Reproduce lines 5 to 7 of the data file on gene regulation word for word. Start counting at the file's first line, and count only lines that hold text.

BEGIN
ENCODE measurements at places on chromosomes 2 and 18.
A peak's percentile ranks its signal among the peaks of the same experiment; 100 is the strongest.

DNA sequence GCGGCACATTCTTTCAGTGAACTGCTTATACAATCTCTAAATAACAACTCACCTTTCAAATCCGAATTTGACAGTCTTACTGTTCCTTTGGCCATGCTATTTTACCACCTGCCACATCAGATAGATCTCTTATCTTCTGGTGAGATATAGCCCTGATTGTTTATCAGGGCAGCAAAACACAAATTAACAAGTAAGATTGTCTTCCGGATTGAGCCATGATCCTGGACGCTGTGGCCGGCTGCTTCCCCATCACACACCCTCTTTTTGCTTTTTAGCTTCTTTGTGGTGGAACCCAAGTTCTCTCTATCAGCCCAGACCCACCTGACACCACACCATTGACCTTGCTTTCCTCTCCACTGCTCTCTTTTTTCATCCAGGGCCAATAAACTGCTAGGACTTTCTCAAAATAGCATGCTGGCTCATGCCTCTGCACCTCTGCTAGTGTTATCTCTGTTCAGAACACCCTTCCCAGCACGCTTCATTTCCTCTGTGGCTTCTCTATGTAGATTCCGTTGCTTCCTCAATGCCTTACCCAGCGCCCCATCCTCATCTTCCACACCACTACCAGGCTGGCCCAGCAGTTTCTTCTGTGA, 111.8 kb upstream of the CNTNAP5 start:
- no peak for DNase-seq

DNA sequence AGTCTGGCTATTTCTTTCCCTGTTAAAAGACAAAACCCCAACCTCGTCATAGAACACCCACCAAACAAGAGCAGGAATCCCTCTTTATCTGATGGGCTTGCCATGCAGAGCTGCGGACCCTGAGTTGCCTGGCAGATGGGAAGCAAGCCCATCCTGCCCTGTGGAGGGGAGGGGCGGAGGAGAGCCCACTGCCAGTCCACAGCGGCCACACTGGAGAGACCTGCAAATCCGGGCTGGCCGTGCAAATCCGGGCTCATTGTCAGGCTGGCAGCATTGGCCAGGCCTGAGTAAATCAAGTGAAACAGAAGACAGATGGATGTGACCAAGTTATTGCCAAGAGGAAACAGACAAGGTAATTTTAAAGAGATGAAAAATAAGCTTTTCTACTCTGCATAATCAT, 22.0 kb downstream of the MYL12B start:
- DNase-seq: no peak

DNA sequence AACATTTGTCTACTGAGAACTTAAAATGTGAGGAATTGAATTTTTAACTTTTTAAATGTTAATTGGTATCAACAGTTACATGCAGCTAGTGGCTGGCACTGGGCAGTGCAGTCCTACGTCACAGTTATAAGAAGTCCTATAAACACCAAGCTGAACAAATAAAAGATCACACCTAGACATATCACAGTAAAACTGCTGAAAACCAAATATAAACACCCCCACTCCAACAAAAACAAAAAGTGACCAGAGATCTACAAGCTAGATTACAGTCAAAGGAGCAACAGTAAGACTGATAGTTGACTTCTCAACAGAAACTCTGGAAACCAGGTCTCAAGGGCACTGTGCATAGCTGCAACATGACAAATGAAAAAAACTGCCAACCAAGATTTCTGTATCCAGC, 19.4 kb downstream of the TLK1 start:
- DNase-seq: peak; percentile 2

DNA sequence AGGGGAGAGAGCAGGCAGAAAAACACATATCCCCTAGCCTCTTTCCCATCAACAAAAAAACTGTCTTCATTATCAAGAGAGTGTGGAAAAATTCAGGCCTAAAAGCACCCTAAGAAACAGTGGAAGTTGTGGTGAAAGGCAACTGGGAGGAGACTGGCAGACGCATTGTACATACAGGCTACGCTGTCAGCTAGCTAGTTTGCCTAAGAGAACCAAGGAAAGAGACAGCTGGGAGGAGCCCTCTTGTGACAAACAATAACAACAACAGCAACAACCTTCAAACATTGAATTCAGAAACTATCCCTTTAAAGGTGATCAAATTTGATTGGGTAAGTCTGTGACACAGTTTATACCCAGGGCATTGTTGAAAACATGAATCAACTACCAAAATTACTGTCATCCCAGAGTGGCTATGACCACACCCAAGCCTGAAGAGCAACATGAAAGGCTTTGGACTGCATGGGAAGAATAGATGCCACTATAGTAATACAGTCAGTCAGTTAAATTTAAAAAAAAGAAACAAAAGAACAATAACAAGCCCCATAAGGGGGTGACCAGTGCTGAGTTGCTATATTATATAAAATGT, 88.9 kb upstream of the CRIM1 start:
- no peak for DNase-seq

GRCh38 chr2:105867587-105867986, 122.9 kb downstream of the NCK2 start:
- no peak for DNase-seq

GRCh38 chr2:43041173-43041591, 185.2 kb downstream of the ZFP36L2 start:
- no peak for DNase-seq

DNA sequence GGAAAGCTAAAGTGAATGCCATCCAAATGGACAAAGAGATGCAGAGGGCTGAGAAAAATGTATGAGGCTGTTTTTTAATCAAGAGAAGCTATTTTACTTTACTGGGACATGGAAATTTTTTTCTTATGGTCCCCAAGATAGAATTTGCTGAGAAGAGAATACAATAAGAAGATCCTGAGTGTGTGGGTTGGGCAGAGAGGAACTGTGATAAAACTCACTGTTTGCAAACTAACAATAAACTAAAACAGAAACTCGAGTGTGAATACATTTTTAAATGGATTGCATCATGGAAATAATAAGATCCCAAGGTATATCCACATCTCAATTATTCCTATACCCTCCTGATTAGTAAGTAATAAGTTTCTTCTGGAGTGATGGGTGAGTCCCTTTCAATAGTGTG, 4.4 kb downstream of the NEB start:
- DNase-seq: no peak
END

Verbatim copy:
DNA sequence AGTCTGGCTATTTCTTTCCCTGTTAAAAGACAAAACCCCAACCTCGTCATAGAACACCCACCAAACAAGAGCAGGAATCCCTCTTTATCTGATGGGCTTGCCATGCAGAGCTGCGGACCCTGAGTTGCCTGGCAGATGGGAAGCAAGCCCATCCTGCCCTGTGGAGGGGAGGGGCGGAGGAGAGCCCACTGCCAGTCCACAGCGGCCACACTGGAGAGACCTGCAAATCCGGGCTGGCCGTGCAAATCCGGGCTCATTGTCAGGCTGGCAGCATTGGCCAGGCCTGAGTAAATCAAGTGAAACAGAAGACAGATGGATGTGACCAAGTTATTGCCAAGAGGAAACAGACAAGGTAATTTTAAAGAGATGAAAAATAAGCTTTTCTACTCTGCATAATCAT, 22.0 kb downstream of the MYL12B start:
- DNase-seq: no peak

DNA sequence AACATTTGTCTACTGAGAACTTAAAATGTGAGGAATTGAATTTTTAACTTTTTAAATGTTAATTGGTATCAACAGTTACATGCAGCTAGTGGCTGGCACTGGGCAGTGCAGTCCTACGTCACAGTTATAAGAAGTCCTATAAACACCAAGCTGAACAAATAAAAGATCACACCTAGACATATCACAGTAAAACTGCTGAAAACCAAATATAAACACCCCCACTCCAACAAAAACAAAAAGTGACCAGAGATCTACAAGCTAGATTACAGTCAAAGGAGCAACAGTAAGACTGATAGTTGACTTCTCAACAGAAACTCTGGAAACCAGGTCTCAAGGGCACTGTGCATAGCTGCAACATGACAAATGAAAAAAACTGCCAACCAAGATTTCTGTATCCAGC, 19.4 kb downstream of the TLK1 start: